Mr. AL-KURD said 2009 had seen an increase in attacks by settlers against Palestinian residents of the city, adding that three houses in his neighbourhood had been taken, including half of his own home. The pressure on the neighbourhood continued, with two families in the process of being displaced and nine others under imminent threat of expulsion. Palestinians could not invoke the same laws used by settlers to claim their houses and were therefore pushed out of Jerusalem. He said that he had fought for 10 years to obtain residency, “to live on my own land”, whereas Israelis had immediate citizenship.
He went on to say that the occupied piece of his home had been converted into a barracks, and the settlers frequently beat his family, including the women and elderly members. Any Palestinian who complained about such abuse was arrested and taken to the police station. Children suffered psychological trauma and many dropped out of school. Describing settlers as an arm of the Israeli occupation, he said they received salaries for taking over Palestinian homes, adding that other methods used to push Palestinians out included the imposition of fines and taxes as well as expropriations and document searches.
In the ensuing discussion, a number of intergovernmental, non-governmental and civil society representatives discussed those presentations, and several asked questions to which the panellists responded.
Several speakers noted that besides the Palestinians, many others around the world were suffering the effects of the occupation. For example, one journalist said, Senegalese religious leaders were no longer able to make their pilgrimages to Palestine, and journalists in the Occupied Palestinian Territories were imprisoned and unable to transmit information to the rest of the world.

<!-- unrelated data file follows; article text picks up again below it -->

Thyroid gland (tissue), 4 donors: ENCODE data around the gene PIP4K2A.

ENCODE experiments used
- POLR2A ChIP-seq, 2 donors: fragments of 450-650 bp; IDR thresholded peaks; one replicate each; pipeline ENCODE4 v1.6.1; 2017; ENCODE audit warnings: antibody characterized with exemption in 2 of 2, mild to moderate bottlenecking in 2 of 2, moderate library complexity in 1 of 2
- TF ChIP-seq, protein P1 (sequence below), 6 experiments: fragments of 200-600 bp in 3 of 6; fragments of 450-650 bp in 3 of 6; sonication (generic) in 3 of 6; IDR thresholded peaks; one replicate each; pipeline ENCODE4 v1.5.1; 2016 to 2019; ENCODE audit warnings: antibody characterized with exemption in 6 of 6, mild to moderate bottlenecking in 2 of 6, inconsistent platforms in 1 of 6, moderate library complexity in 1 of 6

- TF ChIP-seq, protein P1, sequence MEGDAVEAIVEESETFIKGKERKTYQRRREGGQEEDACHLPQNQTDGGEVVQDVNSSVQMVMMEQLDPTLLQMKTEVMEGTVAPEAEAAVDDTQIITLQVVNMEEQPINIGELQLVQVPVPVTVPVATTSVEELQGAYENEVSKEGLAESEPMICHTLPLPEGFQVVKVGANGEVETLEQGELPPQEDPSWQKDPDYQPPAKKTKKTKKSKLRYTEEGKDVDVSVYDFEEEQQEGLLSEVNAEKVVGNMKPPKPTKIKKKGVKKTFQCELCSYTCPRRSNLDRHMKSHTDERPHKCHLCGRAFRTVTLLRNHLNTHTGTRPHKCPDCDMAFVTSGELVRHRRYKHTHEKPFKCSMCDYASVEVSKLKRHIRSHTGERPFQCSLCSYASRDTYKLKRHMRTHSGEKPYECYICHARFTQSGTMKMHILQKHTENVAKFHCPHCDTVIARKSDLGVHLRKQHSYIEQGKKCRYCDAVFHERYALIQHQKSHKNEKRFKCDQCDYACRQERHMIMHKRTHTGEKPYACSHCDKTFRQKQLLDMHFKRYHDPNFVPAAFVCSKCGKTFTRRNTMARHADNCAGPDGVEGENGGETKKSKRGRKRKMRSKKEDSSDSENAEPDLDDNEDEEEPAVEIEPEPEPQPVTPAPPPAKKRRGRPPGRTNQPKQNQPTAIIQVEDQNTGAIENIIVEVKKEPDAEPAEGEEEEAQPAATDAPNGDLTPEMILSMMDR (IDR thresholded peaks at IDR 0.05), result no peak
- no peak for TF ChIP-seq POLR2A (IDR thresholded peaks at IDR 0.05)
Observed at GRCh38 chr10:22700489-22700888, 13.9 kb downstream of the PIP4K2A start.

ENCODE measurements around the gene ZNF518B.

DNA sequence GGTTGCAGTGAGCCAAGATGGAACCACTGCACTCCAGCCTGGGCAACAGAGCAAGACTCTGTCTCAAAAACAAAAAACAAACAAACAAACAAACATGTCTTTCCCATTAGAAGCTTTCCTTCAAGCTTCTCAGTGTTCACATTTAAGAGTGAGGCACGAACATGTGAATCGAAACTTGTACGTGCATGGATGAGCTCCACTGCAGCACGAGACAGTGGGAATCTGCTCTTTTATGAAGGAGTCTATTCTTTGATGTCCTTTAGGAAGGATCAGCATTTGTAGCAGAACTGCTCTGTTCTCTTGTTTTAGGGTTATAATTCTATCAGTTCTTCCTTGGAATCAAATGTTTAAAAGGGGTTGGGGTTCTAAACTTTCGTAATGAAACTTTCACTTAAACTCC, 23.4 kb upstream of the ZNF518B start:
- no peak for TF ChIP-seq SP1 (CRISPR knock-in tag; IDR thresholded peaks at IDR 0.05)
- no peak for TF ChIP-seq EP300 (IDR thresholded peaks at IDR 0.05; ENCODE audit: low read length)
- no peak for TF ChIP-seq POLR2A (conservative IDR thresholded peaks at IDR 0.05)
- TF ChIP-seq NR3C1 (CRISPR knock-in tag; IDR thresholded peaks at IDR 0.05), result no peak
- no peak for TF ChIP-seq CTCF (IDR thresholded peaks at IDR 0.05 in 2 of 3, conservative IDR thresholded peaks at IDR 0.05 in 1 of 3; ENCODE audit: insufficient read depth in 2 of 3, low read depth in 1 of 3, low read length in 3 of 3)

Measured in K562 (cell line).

A lecturer at Dakar’s Université Cheikh Anta Diop said that a challenge for both the Palestinian and Israeli sides related to education and awareness, asking whether the two populations were fully informed through education-for-peace programmes, and whether there was a way forward through the current impasse.
Meanwhile, a Senegalese filmmaker said the Israeli State had forgotten that the whole world had risen as one to liberate Jews from Hitler’s forces. “We have to do something,” he said, noting that the United Nations was “just standing by” as Israeli forces continued to oppress Palestinians. He proposed that each State close its embassy in Tel Aviv until the Palestinians had their State.
Mr. TAFAKJI, responding, said the present Israeli mentality was anchored in a belief that there was only one Israeli State and that Palestinians were “invaders”. That mentality needed a force to stop it, but no such force existed, and the international community could only look on. There was likely to be more bloodshed in the future, he predicted.